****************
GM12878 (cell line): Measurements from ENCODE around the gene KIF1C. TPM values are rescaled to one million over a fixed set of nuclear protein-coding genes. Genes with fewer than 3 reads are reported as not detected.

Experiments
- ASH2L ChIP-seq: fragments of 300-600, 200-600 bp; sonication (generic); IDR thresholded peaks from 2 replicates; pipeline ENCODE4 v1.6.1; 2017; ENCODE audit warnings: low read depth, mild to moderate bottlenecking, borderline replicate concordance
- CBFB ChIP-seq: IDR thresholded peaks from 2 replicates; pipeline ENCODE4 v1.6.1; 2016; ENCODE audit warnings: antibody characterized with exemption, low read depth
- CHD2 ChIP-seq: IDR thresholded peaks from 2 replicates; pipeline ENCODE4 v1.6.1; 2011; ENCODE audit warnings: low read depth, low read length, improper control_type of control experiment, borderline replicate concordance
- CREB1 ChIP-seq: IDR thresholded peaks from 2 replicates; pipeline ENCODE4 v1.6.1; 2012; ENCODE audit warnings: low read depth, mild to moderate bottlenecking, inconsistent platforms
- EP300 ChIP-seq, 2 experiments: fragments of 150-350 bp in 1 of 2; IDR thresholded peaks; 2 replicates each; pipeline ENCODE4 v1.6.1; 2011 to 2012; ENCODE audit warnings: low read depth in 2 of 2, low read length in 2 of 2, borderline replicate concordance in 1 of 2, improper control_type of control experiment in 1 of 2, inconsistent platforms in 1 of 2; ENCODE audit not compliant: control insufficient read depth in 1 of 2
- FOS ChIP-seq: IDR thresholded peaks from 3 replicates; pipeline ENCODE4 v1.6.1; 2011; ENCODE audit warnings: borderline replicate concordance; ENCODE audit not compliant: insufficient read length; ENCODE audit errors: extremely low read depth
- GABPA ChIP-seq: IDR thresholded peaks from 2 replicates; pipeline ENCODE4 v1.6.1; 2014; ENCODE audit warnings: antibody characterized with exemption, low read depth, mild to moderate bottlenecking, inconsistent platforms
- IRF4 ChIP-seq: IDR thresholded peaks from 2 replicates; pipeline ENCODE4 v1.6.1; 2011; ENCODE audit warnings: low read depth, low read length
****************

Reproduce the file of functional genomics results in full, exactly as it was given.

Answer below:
GM12878 (cell line): Measurements from ENCODE around the gene KIF1C. TPM values are rescaled to one million over a fixed set of nuclear protein-coding genes. Genes with fewer than 3 reads are reported as not detected.

Experiments
- ASH2L ChIP-seq: fragments of 300-600, 200-600 bp; sonication (generic); IDR thresholded peaks from 2 replicates; pipeline ENCODE4 v1.6.1; 2017; ENCODE audit warnings: low read depth, mild to moderate bottlenecking, borderline replicate concordance
- CBFB ChIP-seq: IDR thresholded peaks from 2 replicates; pipeline ENCODE4 v1.6.1; 2016; ENCODE audit warnings: antibody characterized with exemption, low read depth
- CHD2 ChIP-seq: IDR thresholded peaks from 2 replicates; pipeline ENCODE4 v1.6.1; 2011; ENCODE audit warnings: low read depth, low read length, improper control_type of control experiment, borderline replicate concordance
- CREB1 ChIP-seq: IDR thresholded peaks from 2 replicates; pipeline ENCODE4 v1.6.1; 2012; ENCODE audit warnings: low read depth, mild to moderate bottlenecking, inconsistent platforms
- EP300 ChIP-seq, 2 experiments: fragments of 150-350 bp in 1 of 2; IDR thresholded peaks; 2 replicates each; pipeline ENCODE4 v1.6.1; 2011 to 2012; ENCODE audit warnings: low read depth in 2 of 2, low read length in 2 of 2, borderline replicate concordance in 1 of 2, improper control_type of control experiment in 1 of 2, inconsistent platforms in 1 of 2; ENCODE audit not compliant: control insufficient read depth in 1 of 2
- FOS ChIP-seq: IDR thresholded peaks from 3 replicates; pipeline ENCODE4 v1.6.1; 2011; ENCODE audit warnings: borderline replicate concordance; ENCODE audit not compliant: insufficient read length; ENCODE audit errors: extremely low read depth
- GABPA ChIP-seq: IDR thresholded peaks from 2 replicates; pipeline ENCODE4 v1.6.1; 2014; ENCODE audit warnings: antibody characterized with exemption, low read depth, mild to moderate bottlenecking, inconsistent platforms
- IRF4 ChIP-seq: IDR thresholded peaks from 2 replicates; pipeline ENCODE4 v1.6.1; 2011; ENCODE audit warnings: low read depth, low read length